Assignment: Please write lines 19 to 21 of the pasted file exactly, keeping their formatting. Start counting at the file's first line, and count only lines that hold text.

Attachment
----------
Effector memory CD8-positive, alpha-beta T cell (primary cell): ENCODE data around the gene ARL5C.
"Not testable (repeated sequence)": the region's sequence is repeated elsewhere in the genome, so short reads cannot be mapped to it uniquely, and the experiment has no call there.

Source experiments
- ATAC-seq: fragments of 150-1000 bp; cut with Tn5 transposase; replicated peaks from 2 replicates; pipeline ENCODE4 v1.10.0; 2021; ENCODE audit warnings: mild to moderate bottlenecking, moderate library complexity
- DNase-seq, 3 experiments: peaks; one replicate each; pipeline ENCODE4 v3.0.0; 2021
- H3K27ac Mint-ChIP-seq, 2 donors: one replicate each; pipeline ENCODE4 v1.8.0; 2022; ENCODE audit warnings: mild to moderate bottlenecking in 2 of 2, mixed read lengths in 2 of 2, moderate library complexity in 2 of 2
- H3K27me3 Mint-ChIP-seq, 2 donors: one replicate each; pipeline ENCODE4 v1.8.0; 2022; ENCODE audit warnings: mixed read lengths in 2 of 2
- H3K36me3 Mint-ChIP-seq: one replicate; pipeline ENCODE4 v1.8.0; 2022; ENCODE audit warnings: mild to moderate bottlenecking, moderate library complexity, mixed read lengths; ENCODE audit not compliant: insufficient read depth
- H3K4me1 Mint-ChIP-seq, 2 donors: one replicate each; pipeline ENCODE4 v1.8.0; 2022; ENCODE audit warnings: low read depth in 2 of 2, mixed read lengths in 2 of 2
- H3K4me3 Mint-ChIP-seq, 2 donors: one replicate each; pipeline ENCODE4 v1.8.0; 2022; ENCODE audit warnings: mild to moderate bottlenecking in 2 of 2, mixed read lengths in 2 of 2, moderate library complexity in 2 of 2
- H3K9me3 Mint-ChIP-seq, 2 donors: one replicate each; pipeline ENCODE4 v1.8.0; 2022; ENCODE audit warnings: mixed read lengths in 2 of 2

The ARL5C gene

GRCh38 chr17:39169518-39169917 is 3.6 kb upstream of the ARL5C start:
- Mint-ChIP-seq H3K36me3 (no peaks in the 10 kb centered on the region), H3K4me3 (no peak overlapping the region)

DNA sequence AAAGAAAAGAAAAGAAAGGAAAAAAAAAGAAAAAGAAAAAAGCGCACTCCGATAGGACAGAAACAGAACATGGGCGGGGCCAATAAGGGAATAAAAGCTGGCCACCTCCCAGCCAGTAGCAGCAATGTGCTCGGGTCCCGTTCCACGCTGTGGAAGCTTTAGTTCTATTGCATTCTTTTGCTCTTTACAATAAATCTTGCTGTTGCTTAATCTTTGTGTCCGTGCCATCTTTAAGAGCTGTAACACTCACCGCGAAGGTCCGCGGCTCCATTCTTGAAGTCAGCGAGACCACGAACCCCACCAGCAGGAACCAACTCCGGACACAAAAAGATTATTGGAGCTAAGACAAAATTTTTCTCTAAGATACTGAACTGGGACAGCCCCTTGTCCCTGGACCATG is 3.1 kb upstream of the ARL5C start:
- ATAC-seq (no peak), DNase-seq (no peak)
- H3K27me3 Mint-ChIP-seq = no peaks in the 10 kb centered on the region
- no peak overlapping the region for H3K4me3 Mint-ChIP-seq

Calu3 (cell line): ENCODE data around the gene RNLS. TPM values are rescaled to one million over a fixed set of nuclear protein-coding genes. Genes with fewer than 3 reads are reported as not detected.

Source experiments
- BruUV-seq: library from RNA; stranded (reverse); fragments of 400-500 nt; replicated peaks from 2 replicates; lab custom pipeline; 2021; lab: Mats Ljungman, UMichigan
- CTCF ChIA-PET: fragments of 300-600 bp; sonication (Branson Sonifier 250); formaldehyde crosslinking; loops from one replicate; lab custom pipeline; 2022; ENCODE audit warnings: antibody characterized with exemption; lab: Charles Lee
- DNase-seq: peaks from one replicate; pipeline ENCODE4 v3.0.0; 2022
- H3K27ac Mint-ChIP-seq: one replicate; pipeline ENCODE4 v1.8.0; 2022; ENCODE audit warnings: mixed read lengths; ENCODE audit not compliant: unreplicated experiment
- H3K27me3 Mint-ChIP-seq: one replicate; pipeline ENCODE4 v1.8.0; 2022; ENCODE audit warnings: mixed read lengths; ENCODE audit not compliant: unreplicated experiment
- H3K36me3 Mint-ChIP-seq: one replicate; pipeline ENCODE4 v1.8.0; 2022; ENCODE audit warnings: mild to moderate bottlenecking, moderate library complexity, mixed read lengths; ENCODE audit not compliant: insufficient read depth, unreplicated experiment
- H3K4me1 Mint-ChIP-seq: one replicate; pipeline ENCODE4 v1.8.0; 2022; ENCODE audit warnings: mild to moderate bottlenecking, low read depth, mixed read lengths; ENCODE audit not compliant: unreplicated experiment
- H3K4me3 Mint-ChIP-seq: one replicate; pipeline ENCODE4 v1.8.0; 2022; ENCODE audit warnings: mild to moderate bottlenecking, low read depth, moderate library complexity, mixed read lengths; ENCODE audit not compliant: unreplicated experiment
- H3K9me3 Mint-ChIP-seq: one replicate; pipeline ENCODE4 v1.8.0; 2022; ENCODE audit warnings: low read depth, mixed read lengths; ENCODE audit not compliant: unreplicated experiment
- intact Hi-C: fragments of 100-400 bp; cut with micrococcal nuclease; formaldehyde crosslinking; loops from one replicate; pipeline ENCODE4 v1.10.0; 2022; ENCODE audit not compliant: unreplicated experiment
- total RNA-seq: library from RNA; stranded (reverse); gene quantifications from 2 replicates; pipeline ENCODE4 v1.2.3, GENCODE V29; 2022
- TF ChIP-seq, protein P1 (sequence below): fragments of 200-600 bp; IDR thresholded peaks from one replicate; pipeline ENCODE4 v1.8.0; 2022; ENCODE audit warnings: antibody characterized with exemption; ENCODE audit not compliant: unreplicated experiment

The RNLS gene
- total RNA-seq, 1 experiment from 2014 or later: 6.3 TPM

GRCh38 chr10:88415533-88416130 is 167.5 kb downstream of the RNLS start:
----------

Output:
Calu3 (cell line): ENCODE data around the gene RNLS. TPM values are rescaled to one million over a fixed set of nuclear protein-coding genes. Genes with fewer than 3 reads are reported as not detected.

Source experiments
- BruUV-seq: library from RNA; stranded (reverse); fragments of 400-500 nt; replicated peaks from 2 replicates; lab custom pipeline; 2021; lab: Mats Ljungman, UMichigan